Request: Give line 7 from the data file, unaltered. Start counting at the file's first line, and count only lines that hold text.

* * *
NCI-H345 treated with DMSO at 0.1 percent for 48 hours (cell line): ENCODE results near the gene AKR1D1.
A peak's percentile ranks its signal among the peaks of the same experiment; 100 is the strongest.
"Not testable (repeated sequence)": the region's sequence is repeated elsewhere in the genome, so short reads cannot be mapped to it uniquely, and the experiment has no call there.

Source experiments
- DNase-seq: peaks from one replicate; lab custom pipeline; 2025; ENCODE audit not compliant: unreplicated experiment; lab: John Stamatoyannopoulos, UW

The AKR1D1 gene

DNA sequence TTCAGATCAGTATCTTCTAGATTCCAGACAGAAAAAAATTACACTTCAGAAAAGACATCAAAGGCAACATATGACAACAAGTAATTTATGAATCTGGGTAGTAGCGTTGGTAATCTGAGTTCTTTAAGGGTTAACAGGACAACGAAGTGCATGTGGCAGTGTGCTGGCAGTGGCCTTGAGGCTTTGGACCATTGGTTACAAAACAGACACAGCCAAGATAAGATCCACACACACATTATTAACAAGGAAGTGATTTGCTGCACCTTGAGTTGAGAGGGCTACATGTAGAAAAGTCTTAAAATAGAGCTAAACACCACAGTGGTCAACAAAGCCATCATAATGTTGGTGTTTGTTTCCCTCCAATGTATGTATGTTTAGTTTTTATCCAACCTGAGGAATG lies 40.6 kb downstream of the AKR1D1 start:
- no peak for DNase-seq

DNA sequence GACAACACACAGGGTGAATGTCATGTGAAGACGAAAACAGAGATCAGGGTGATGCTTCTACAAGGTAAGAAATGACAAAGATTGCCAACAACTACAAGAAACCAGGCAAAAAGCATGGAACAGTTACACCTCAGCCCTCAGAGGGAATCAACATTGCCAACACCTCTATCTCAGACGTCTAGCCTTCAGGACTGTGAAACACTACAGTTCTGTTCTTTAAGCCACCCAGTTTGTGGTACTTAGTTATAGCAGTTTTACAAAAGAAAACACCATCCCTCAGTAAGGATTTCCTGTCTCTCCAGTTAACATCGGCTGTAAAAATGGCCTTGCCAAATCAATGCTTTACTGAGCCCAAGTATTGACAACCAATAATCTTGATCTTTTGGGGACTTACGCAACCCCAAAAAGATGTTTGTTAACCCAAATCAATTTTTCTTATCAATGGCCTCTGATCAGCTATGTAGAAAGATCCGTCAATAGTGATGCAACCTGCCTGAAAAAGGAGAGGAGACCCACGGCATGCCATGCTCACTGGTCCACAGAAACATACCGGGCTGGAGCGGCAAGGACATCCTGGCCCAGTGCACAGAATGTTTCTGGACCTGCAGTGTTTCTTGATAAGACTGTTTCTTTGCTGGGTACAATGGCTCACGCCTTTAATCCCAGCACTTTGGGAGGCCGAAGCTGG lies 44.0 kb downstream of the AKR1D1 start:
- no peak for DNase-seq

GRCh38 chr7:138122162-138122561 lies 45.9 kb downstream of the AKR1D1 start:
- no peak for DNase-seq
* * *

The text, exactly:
DNA sequence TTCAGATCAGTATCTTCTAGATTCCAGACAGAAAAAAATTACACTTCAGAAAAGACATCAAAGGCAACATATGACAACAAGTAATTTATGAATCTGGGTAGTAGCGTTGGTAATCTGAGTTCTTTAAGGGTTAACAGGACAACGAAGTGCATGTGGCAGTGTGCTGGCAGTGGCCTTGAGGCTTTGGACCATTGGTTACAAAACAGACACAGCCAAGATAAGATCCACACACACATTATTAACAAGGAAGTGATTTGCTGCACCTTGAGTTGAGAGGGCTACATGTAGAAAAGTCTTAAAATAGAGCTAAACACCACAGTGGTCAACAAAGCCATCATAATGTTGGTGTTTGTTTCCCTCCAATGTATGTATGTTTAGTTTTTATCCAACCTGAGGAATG lies 40.6 kb downstream of the AKR1D1 start: